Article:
Beatrix Potter bought Hill Top in 1905, having fallen in love with the Lake District and the surrounding area. Over the next few years she spent as much time as possible at Hill Top, gaining inspiration for her stories from the farmhouse and the local villages. It remained a working farm during her lifetime, and still is today.
It became the setting for some of her original tales, such as The Tale of Samuel Whiskers (1908), for which she used exterior and interior views of Hill Top in her illustrations.
Tom Kitten had earlier appeared in his own story The Tale of Tom Kitten (1907), playing in the garden with his sisters and climbing on to the wall. All of these scenes can still be recognized today.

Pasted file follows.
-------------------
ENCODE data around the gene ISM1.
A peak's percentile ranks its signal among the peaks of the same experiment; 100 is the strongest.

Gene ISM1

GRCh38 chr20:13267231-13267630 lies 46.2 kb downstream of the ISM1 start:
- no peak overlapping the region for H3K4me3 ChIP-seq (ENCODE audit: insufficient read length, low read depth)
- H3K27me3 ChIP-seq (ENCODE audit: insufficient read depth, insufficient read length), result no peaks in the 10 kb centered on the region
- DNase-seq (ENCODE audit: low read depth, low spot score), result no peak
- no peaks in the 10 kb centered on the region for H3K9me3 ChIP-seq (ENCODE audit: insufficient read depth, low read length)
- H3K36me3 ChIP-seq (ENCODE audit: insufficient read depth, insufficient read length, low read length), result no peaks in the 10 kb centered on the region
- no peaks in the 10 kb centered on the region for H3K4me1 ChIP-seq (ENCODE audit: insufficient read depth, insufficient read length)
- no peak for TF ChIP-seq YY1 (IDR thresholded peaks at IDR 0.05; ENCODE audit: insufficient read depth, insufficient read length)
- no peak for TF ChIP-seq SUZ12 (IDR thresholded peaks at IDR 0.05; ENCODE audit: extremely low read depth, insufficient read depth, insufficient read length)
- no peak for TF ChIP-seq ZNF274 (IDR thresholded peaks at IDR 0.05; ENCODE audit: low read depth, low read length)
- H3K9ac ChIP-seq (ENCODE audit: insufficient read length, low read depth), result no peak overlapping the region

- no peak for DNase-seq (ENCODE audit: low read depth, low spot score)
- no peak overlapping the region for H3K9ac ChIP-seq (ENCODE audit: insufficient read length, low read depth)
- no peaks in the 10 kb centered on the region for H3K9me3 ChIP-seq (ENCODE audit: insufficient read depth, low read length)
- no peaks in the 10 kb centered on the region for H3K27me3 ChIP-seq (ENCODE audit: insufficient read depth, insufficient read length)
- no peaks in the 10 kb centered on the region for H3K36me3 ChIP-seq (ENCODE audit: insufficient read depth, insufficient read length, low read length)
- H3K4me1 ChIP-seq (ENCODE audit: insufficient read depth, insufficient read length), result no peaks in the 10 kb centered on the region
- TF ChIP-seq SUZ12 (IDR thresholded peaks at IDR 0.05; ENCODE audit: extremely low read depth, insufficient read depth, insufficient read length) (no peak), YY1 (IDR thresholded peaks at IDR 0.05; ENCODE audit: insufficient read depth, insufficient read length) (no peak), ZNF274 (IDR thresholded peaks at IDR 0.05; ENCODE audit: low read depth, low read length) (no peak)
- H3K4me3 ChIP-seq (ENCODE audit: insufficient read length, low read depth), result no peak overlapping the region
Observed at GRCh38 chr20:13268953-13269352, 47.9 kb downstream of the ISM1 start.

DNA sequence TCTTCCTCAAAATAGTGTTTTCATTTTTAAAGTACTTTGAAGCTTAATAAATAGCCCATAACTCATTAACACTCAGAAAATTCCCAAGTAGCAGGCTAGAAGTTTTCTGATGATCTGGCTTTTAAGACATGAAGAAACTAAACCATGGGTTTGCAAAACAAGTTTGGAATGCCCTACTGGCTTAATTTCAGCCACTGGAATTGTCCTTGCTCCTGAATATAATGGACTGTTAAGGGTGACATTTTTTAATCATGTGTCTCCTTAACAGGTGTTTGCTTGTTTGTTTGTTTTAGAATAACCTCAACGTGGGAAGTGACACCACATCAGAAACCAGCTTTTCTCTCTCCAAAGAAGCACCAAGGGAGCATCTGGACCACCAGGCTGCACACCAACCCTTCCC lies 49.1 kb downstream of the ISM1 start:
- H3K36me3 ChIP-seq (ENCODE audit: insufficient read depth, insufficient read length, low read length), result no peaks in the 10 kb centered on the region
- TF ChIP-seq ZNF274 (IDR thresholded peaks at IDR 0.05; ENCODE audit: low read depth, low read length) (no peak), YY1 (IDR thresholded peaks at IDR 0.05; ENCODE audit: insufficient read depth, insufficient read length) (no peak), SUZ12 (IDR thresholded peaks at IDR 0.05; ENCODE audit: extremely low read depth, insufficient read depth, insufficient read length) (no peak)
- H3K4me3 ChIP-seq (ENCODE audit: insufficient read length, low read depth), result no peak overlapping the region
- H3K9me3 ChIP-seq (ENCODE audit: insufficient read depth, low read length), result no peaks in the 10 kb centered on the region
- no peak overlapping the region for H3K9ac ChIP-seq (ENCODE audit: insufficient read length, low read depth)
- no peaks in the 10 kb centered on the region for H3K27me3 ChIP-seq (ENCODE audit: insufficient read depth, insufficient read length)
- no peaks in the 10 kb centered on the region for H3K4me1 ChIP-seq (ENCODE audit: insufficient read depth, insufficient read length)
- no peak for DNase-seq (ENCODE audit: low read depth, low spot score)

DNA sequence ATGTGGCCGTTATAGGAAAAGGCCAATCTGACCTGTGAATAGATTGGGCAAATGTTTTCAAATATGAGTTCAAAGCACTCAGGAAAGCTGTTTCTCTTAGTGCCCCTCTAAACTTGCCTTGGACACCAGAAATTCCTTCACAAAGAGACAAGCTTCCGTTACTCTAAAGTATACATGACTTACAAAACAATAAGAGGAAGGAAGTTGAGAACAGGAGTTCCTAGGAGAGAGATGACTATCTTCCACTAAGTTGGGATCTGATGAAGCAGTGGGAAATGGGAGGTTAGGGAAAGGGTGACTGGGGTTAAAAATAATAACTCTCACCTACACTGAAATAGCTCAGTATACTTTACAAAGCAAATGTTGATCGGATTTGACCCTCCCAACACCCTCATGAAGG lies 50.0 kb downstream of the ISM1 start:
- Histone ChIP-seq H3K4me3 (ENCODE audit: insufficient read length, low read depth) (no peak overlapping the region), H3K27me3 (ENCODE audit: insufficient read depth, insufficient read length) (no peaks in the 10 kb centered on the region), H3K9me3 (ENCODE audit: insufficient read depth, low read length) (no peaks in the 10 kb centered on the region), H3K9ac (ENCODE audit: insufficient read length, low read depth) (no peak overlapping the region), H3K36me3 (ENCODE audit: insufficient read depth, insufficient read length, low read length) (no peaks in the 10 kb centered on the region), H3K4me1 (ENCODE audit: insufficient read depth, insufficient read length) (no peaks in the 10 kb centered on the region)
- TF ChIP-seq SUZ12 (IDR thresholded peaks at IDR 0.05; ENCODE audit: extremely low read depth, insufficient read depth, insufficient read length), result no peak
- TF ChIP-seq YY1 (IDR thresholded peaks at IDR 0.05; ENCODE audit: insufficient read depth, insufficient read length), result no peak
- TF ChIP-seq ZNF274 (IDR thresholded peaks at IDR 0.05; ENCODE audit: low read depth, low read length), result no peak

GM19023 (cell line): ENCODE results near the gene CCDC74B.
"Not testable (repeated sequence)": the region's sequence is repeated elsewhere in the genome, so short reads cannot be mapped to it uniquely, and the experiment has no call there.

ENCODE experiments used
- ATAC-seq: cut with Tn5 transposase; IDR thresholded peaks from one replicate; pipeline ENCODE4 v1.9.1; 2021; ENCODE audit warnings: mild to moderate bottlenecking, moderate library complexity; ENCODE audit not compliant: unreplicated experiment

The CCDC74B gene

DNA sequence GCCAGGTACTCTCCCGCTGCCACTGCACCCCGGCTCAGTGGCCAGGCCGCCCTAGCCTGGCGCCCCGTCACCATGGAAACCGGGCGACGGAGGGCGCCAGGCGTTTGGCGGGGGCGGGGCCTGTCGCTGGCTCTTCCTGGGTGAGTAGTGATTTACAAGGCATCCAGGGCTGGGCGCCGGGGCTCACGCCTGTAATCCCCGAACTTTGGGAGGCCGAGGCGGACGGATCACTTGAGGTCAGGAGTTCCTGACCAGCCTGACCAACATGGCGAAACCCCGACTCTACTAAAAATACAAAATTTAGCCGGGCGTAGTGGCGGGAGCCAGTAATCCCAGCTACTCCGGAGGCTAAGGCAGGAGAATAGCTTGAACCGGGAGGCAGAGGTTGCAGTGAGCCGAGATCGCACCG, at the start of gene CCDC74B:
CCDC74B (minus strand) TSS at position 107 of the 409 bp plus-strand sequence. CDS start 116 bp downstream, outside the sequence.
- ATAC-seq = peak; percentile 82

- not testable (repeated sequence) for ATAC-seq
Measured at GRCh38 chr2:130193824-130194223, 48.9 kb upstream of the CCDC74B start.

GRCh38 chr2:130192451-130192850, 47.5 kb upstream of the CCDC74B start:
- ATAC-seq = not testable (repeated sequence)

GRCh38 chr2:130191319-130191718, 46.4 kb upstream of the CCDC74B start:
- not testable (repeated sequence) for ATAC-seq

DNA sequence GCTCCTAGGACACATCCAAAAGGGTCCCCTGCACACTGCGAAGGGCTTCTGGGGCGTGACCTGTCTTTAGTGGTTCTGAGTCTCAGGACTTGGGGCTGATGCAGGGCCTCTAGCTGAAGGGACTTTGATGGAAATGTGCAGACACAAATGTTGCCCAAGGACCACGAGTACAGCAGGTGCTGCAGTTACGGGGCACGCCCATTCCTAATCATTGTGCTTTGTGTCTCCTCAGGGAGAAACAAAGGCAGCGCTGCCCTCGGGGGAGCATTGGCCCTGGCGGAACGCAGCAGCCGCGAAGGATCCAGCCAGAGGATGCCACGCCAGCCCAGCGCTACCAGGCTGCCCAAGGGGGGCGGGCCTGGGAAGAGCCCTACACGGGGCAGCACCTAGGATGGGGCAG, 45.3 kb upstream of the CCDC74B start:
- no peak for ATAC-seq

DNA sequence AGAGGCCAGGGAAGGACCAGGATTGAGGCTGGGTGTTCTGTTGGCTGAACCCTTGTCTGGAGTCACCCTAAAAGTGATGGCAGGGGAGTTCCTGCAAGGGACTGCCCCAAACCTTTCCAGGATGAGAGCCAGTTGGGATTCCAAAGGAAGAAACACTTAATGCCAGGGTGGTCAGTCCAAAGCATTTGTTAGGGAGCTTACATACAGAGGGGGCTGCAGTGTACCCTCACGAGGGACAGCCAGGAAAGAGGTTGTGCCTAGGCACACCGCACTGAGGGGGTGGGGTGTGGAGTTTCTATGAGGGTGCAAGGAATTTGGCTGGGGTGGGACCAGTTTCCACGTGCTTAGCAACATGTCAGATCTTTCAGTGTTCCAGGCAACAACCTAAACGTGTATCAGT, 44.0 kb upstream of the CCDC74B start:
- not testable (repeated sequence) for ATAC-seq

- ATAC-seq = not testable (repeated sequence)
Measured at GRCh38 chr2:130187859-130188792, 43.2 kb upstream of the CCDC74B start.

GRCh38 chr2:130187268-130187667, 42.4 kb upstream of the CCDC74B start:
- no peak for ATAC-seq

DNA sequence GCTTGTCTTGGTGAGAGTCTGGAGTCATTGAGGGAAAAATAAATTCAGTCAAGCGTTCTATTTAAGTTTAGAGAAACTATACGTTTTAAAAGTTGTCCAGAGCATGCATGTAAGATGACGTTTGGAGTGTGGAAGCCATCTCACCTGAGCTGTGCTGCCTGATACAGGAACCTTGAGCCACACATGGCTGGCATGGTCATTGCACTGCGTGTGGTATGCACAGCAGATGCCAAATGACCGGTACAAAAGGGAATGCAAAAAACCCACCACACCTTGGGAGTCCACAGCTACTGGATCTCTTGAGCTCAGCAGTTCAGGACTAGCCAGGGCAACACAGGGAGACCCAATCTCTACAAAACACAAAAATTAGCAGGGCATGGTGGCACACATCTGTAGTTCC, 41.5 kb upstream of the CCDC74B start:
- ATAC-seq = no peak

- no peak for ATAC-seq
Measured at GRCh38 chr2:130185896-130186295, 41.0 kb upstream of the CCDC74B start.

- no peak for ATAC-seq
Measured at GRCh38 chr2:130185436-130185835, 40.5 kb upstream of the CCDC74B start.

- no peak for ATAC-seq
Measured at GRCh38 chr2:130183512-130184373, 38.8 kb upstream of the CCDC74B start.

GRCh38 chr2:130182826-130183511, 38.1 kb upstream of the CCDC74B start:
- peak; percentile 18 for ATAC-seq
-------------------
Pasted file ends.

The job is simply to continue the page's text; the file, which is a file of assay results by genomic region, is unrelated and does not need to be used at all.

The house inspired many of Beatrix Potter’s tales and when she left Hill Top to the National Trust she gave instructions about how it should be shown. So what you see when you visit is the ‘real thing’; Beatrix Potter’s Hill Top as she knew it.
There was, and still is a productive vegetable garden at Hill Top. Whilst wanting to keep the best apples for herself, Beatrix Potter appreciated the need for local children to ‘scrump’ – what is better than a stolen apple straight from the tree? She tied ribbons round the trees the children could help themselves to but heaven help them if they touched the others!
Beatrix Potter actively supported the National Trust for much of her life and bequeathed Hill Top and her surrounding land to the Trust upon her death. In 1946 the Trust opened Hill Top to the public, and since then this beautiful farmhouse has become increasingly popular with visitors from the world over. By now almost three million pairs of feet have walked through the six rooms. Hill Top was one of fifteen Lake District farms she left to the National Trust on her death in 1943.